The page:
JOHANNESBURG, South Africa -- The murder trial of South African Olympian Oscar Pistorius on Monday heard more testimony that a terrified woman screamed the night that the athlete shot his girlfriend, Reeva Steenkamp.
The athlete's defense team has argued that no one screamed the night of the shooting except for Pistorius. His defense advocate, Barry Roux, earlier suggested that Pistorius sounds like a woman when he screams.
Five witnesses, including Monday's witness, Anette Stipp, have testified they heard a woman scream in the early hours of Feb. 14 last year when the athlete killed his girlfriend.
Stipp also testified she saw a light on in the bathroom — another contradiction with Pistorius' case. The athlete's version of events is that the bathroom was dark when he fired four shots through the door, killing Steenkamp.
Pistorius has pleaded not guilty to a murder charge, claiming that he mistook Steenkamp for a burglar.
Stipp told the court she had been lying awake with a cold when she heard what sounded like three gunshots.
"It was moments after the shots I heard a lady screaming, terrified, terrified screaming," Stipp, an occupational therapist, testified. "The screaming just continued. It did not stop." Earlier in the trial, another witness, university lecturer Michelle Burger, described the "blood curdling screams" of a petrified woman.
Stipp testified she told her husband she thought the sound was a domestic murder.
"I said to him, 'I'm sure it's a family murder. Why else would a woman be screaming like that?' He said, 'Well if it is, I'm going to see if I can help, because there might be children involved.'"
She said her husband got dressed while trying to call the police — the emergency police number didn't answer. Then he called the private security guards on duty at the secure gated estate where the Stipps and Pistorius lived, she said.
Stipp said she was on the balcony listening to the continuous female screams when she heard a man screaming at the same time. She couldn't make out the words. Then she heard three more sounds like shots, she told the court.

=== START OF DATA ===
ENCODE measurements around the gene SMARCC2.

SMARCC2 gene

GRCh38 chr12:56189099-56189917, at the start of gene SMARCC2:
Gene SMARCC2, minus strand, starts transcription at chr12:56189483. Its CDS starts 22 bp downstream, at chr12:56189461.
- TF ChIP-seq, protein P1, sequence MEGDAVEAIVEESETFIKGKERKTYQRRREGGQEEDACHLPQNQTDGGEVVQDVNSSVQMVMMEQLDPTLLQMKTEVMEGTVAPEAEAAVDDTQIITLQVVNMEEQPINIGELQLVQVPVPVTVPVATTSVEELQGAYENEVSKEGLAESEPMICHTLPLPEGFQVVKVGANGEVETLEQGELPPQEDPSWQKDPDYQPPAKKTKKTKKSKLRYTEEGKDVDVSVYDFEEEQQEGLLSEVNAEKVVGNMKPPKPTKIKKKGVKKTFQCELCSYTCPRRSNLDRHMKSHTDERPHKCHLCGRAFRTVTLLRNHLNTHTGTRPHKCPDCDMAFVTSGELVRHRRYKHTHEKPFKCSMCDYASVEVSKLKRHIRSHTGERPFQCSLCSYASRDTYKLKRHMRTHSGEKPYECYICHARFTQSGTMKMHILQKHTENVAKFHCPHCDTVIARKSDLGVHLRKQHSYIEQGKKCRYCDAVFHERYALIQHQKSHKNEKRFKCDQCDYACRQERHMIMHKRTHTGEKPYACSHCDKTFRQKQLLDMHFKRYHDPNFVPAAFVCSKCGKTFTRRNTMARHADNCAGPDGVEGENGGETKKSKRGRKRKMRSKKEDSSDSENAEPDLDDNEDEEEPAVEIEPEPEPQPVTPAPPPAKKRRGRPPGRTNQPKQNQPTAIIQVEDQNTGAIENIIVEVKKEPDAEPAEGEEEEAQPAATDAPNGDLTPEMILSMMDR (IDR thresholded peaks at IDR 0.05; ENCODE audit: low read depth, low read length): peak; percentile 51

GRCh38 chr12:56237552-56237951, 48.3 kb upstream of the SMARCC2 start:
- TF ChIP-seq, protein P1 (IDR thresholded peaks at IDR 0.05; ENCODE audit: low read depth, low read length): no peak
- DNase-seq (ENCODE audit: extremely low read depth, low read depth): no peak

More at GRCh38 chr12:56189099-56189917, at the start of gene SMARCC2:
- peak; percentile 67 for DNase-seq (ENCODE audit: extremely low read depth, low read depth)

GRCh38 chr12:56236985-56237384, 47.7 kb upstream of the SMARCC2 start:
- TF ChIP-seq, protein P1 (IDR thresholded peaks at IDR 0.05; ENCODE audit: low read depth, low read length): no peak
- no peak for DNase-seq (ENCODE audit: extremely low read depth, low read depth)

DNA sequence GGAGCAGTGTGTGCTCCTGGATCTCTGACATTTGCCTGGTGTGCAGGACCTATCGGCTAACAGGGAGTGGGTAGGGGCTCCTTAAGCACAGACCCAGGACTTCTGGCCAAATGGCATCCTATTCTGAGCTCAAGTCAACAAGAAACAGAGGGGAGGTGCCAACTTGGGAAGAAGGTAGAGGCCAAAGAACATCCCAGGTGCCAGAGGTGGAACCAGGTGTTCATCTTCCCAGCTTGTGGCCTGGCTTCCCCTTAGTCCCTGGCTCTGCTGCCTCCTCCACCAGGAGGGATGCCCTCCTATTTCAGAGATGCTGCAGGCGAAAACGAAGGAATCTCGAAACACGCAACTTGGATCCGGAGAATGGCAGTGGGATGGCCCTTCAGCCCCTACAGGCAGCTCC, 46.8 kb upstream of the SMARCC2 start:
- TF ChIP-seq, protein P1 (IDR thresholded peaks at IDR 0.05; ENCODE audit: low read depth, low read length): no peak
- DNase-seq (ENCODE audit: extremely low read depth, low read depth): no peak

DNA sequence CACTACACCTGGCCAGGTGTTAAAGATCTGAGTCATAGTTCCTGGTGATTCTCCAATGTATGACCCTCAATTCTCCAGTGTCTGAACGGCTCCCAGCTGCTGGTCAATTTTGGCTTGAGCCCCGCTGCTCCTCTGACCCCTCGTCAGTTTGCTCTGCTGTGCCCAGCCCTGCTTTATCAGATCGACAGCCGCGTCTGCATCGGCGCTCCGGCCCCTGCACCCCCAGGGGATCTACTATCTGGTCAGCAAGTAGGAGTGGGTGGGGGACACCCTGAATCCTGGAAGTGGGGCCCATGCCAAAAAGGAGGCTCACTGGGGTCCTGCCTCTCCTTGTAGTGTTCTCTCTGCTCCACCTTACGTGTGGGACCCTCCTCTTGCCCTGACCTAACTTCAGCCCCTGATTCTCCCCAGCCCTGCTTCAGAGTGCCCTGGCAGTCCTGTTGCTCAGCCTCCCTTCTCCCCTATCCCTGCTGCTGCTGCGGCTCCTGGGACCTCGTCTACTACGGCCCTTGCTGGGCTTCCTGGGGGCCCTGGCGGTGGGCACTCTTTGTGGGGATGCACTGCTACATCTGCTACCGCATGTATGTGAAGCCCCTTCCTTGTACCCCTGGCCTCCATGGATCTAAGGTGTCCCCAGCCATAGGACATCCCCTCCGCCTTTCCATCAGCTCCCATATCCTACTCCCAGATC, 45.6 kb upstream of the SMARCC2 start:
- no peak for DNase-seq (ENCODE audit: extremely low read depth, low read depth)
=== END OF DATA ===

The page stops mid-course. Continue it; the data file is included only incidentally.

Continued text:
"My husband screamed at me to get inside because we did not know where the shots were coming from," she testified.
After the second group of shots, the screaming stopped, according to Stipp. Shortly afterward, her husband left and went to the Pistorius house.
Kenneth Oldwadge, a lawyer for Pistorius, got Stipp to admit to an error in her initial statement to police. She first told authorities that she saw a man moving in the bathroom.
Stipp's husband, Johan Stipp, also previously testified to having seen a man moving in the bathroom at the time of the killing.
The couple's testimony was at odds over the lighting in Pistorius apartment at the time of the shooting. Anette Stipp said both the bathroom and toilet light were on. Johan Stipp earlier told the court the light in the bathroom was on but not the room with the toilet. Pistorius has stated that the toilet light was not working on the night of the shooting, a defense lawyer said.
Anette Stipp told the court she heard two sets of three gunshots, however the prosecution and defense agree only four shots were fired. Throughout the trial, Pistorius' legal team has contended that a second set of bangs was Pistorius bashing down the toilet door with a cricket bat to get to Steenkamp.
Oldwadge also suggested that Stipp's view from her bedroom of the Pistorius house was obscured by a pillar or curtain, but she denied that was the case.